Incidentally, Hardaway's prejudices are the dregs of an ancient defense mechanism passed on to us by our Paleolithic ancestors to be fearful and loathing of unknown others, largely because those unknown others often raided their camps, raped their women and leeched off their cable. Hardaway, bless his cold, gray soul, is just a little more connected to our ancestors than most. John Amaechi, not so much. Amaechi is a modern man. An articulate man. About Hardaway's remarks, Amaechi said this in an ESPN interview: “His words create an atmosphere that allows young gays and lesbians to be harassed in school, creates an atmosphere where in 33 states you can lose your job [for being gay].... We should be creating an atmosphere where the natural diversity of things [is] embraced.”
So true, so true, my valiant warrior queer. But then, isn't Hardaway's worldview part of that diversity also, prehistoric though it may be? And speaking of being fired for oppressive reasons-Hardaway was fired, too. At the time of his remarks, Hardaway was working for the NBA, which subsequently canned and banished him from the all-star weekend. Canned and banished!? Simply for exercising his right to speak his mind? Talk about oppression.
What I'm trying to say, my dear gay brothers and sisters, is that there is a big difference between oppression and discrimination: Oppression is when you are denied marital or adoptive rights or are fired from your job for being gay, black or whatever. Discrimination is a preference. We all have the right to choose our acquaintances, to discriminate who we associate with. But we do not have the right to oppress those we choose not to associate with.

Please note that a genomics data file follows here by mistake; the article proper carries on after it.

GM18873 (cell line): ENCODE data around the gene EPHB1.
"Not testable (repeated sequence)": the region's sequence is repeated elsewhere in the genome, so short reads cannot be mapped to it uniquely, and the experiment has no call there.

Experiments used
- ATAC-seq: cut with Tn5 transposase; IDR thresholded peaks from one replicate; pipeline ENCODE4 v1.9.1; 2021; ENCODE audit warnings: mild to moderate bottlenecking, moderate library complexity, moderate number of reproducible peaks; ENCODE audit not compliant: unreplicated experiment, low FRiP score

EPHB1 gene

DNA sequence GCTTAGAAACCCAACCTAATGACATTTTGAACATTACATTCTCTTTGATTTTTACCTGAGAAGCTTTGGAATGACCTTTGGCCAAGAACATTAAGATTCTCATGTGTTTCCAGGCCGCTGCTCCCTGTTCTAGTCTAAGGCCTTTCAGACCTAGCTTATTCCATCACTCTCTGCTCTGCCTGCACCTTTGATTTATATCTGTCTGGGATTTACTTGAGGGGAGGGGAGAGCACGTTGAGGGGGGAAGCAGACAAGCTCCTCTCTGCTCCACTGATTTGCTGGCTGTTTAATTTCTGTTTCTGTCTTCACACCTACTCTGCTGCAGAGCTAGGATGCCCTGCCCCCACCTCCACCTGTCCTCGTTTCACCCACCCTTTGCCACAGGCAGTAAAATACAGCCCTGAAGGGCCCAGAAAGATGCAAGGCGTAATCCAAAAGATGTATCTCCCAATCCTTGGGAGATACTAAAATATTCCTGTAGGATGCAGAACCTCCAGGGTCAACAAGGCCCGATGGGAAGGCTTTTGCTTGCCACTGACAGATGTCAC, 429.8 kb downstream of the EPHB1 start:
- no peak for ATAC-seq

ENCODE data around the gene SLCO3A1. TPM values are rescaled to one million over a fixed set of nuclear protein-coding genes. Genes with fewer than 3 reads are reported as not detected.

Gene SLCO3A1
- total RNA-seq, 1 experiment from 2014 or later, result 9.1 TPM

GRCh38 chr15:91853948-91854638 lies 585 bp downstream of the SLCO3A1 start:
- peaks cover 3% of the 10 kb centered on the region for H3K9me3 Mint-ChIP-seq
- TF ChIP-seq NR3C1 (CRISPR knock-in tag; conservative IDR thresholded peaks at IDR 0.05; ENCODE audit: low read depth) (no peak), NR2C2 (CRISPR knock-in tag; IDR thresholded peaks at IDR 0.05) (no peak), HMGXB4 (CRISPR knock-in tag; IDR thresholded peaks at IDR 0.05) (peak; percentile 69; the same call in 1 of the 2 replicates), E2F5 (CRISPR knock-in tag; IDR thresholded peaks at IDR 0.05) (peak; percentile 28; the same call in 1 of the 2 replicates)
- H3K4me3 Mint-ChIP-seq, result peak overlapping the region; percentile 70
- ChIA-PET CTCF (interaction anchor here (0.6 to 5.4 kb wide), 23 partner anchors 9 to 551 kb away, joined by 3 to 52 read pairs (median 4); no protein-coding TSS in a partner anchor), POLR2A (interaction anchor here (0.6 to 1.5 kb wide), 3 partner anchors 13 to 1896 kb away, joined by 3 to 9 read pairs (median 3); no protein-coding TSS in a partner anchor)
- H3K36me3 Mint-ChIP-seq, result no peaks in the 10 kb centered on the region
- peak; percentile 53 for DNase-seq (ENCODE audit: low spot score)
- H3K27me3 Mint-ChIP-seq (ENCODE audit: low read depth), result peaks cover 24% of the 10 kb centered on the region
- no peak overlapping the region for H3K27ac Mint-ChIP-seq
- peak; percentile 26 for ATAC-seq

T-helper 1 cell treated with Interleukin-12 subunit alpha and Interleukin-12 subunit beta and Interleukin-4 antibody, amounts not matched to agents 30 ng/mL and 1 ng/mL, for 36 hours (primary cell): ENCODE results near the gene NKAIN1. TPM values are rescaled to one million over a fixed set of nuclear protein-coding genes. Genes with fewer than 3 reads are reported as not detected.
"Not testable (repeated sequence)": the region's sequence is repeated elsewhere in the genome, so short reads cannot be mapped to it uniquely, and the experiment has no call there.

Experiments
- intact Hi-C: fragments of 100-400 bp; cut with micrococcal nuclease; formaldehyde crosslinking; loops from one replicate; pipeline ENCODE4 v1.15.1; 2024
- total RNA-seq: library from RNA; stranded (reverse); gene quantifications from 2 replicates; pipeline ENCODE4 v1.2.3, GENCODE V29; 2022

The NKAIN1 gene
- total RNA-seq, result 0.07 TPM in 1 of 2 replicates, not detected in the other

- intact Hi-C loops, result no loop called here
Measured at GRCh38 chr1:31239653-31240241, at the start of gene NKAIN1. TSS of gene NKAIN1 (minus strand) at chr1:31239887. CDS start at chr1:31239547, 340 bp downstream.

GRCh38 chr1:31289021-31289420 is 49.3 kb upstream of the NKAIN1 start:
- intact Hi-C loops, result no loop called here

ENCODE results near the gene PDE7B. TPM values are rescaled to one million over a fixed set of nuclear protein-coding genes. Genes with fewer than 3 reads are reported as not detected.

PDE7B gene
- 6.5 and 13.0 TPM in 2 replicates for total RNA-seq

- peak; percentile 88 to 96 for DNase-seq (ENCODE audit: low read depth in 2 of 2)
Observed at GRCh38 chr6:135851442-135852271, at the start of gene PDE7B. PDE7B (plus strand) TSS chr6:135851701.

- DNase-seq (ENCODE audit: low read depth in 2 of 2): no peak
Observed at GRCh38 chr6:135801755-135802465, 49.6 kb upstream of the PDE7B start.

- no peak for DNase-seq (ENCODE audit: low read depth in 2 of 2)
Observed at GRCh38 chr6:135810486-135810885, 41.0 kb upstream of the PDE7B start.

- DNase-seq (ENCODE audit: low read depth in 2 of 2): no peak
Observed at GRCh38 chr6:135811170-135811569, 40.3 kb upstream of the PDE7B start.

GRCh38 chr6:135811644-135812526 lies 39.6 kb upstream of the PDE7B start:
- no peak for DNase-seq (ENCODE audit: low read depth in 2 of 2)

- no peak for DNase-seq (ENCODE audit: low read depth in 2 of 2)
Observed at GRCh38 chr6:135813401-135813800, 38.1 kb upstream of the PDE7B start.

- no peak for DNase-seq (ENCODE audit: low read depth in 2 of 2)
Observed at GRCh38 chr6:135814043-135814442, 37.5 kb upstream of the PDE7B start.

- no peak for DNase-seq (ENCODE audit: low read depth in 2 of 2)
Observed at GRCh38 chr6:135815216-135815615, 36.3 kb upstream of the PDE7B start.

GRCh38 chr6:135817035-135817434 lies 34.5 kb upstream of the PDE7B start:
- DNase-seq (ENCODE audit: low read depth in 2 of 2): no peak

What I'm trying to say, my homo Homo sapien friends, is this: Don't stoop to Tim Hardaway's level. Don't punish him for being who he is just as you don't want to be punished for being who you are.
I'm saying, don't ostracize others who say things you disagree with-no matter how distasteful.
I'm saying, there are social consequences for squelching voices and, at the least, you should be aware of what those consequences are before doing so.
I'm saying, come on, gays-must everybody like you? Can't it be OK for somebody to hate you? That's how it is. For every group there is somebody who hates it, and yours is no different.
I'm saying, look, I know what y'all went through, and what you are still going through, right here, right now-the continuing oppression of homosexuals in America. And you certainly have good reason to be sensitive when some suprainiac-fossa*-sporting, knuckle-dragging proto-Neanderthaloid gets on the radio and starts grunting, “Homo bad!” for all the world to hear. But it is exactly that heightened sensitivity that makes you ill-suited to be objective about being victimized. You are gun-shy. You see oppression, often times, where there is not. So trust me when I tell you-Political Correctness Police be damned-that you were not oppressed by Tim Hardaway. He was not wrong for saying what he said, and it's just so terribly awful, rotten and un-sapien of you, and anyone else, to oppress him in return. Peace.
* The suprainiac fossa is a groove in the occipital bone of the Neanderthal skull, now obsolete. E-mail ed@SDcitybeat.com and editor@SDcitybeat.com.